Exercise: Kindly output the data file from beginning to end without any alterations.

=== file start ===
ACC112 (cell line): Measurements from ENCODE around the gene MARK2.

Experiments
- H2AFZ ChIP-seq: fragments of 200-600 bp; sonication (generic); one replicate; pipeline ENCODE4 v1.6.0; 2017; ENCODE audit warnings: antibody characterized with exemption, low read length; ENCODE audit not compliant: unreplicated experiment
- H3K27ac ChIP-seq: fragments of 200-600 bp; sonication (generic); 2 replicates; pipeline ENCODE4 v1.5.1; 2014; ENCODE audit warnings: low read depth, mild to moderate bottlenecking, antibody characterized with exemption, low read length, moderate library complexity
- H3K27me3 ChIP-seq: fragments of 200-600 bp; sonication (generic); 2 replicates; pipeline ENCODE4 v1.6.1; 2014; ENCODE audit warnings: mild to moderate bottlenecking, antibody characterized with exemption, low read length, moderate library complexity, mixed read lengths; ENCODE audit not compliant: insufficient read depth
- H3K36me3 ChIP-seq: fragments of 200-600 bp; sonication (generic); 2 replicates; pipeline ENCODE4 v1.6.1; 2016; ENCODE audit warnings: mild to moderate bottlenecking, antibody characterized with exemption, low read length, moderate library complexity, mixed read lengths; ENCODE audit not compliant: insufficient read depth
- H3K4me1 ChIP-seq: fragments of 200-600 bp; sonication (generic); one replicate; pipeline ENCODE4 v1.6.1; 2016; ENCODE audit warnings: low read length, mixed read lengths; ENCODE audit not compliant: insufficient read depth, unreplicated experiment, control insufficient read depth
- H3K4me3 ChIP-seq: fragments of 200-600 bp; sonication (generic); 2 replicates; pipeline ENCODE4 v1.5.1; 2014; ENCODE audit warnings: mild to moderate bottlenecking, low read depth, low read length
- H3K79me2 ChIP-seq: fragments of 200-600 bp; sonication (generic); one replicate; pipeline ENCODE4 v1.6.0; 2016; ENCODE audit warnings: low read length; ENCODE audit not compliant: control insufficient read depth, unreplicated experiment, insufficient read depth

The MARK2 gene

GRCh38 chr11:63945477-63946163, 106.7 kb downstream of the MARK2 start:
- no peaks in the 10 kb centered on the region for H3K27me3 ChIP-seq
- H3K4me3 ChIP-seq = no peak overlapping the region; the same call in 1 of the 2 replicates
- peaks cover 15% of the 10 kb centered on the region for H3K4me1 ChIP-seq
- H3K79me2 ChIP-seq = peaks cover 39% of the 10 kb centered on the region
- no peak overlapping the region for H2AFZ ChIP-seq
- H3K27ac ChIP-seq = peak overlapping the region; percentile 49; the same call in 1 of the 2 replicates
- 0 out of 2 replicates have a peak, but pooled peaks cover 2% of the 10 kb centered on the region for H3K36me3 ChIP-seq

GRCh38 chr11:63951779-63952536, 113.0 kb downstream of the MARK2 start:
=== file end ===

ACC112 (cell line): Measurements from ENCODE around the gene MARK2.

Experiments
- H2AFZ ChIP-seq: fragments of 200-600 bp; sonication (generic); one replicate; pipeline ENCODE4 v1.6.0; 2017; ENCODE audit warnings: antibody characterized with exemption, low read length; ENCODE audit not compliant: unreplicated experiment
- H3K27ac ChIP-seq: fragments of 200-600 bp; sonication (generic); 2 replicates; pipeline ENCODE4 v1.5.1; 2014; ENCODE audit warnings: low read depth, mild to moderate bottlenecking, antibody characterized with exemption, low read length, moderate library complexity
- H3K27me3 ChIP-seq: fragments of 200-600 bp; sonication (generic); 2 replicates; pipeline ENCODE4 v1.6.1; 2014; ENCODE audit warnings: mild to moderate bottlenecking, antibody characterized with exemption, low read length, moderate library complexity, mixed read lengths; ENCODE audit not compliant: insufficient read depth
- H3K36me3 ChIP-seq: fragments of 200-600 bp; sonication (generic); 2 replicates; pipeline ENCODE4 v1.6.1; 2016; ENCODE audit warnings: mild to moderate bottlenecking, antibody characterized with exemption, low read length, moderate library complexity, mixed read lengths; ENCODE audit not compliant: insufficient read depth
- H3K4me1 ChIP-seq: fragments of 200-600 bp; sonication (generic); one replicate; pipeline ENCODE4 v1.6.1; 2016; ENCODE audit warnings: low read length, mixed read lengths; ENCODE audit not compliant: insufficient read depth, unreplicated experiment, control insufficient read depth
- H3K4me3 ChIP-seq: fragments of 200-600 bp; sonication (generic); 2 replicates; pipeline ENCODE4 v1.5.1; 2014; ENCODE audit warnings: mild to moderate bottlenecking, low read depth, low read length
- H3K79me2 ChIP-seq: fragments of 200-600 bp; sonication (generic); one replicate; pipeline ENCODE4 v1.6.0; 2016; ENCODE audit warnings: low read length; ENCODE audit not compliant: control insufficient read depth, unreplicated experiment, insufficient read depth

The MARK2 gene

GRCh38 chr11:63945477-63946163, 106.7 kb downstream of the MARK2 start:
- no peaks in the 10 kb centered on the region for H3K27me3 ChIP-seq
- H3K4me3 ChIP-seq = no peak overlapping the region; the same call in 1 of the 2 replicates
- peaks cover 15% of the 10 kb centered on the region for H3K4me1 ChIP-seq
- H3K79me2 ChIP-seq = peaks cover 39% of the 10 kb centered on the region
- no peak overlapping the region for H2AFZ ChIP-seq
- H3K27ac ChIP-seq = peak overlapping the region; percentile 49; the same call in 1 of the 2 replicates
- 0 out of 2 replicates have a peak, but pooled peaks cover 2% of the 10 kb centered on the region for H3K36me3 ChIP-seq

GRCh38 chr11:63951779-63952536, 113.0 kb downstream of the MARK2 start: